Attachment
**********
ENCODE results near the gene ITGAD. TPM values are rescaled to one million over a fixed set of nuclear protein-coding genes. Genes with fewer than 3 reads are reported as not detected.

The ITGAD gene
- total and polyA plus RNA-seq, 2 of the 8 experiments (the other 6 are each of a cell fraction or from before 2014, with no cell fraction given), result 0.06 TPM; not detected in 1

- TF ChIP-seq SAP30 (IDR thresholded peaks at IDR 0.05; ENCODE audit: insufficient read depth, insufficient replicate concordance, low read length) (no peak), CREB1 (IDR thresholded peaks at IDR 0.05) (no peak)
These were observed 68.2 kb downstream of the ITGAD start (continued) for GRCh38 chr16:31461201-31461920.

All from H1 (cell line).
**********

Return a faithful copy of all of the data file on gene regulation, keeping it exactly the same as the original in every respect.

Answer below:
ENCODE results near the gene ITGAD. TPM values are rescaled to one million over a fixed set of nuclear protein-coding genes. Genes with fewer than 3 reads are reported as not detected.

The ITGAD gene
- total and polyA plus RNA-seq, 2 of the 8 experiments (the other 6 are each of a cell fraction or from before 2014, with no cell fraction given), result 0.06 TPM; not detected in 1

- TF ChIP-seq SAP30 (IDR thresholded peaks at IDR 0.05; ENCODE audit: insufficient read depth, insufficient replicate concordance, low read length) (no peak), CREB1 (IDR thresholded peaks at IDR 0.05) (no peak)
These were observed 68.2 kb downstream of the ITGAD start (continued) for GRCh38 chr16:31461201-31461920.

All from H1 (cell line).